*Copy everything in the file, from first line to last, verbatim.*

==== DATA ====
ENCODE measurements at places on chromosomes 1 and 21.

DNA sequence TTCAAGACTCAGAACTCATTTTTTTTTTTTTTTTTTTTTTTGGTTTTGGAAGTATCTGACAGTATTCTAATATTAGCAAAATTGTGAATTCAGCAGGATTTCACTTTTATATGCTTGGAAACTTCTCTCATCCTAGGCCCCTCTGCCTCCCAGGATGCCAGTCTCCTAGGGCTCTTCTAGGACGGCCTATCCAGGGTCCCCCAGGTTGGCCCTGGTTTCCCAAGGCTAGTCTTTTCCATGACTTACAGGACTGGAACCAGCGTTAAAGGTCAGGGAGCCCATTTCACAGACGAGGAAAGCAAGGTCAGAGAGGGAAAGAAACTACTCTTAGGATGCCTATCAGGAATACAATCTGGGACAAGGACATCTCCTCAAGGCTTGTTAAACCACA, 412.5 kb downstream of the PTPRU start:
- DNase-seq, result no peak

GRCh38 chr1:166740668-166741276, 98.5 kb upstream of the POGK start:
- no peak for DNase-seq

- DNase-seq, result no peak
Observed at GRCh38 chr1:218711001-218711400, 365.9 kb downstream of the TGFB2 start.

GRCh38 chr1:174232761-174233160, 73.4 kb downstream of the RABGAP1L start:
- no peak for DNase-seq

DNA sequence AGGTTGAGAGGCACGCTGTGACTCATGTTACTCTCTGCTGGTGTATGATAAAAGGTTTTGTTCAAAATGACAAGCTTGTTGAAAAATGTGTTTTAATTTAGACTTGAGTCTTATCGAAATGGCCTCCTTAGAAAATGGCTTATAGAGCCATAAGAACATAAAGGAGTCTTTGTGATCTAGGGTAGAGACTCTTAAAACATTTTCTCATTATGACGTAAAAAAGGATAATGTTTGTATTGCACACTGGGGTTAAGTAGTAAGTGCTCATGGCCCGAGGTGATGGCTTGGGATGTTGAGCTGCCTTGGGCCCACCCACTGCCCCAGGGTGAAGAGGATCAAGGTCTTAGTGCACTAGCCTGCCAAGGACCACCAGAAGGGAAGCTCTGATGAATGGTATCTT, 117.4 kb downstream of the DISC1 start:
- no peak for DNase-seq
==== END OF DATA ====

ENCODE measurements at places on chromosomes 1 and 21.

DNA sequence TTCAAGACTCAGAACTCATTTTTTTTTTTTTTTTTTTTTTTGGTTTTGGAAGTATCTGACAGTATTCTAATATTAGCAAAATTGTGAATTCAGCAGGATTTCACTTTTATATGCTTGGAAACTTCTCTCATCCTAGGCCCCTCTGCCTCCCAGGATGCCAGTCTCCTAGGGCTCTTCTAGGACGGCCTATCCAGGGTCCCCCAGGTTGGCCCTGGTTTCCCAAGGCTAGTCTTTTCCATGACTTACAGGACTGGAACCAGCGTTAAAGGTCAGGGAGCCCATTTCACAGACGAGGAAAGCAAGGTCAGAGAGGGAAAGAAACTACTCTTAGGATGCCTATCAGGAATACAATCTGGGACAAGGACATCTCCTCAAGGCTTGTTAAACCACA, 412.5 kb downstream of the PTPRU start:
- DNase-seq, result no peak

GRCh38 chr1:166740668-166741276, 98.5 kb upstream of the POGK start:
- no peak for DNase-seq

- DNase-seq, result no peak
Observed at GRCh38 chr1:218711001-218711400, 365.9 kb downstream of the TGFB2 start.

GRCh38 chr1:174232761-174233160, 73.4 kb downstream of the RABGAP1L start:
- no peak for DNase-seq

DNA sequence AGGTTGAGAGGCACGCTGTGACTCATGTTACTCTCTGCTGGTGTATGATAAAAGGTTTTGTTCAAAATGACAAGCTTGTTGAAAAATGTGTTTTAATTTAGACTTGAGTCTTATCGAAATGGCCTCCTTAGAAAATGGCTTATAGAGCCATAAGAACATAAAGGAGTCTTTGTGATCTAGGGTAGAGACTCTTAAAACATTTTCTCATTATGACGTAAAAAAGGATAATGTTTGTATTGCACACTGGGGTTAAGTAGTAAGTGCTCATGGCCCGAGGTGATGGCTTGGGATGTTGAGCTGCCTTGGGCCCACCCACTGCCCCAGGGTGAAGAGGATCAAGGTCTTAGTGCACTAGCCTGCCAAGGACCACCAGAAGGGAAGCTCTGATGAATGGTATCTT, 117.4 kb downstream of the DISC1 start:
- no peak for DNase-seq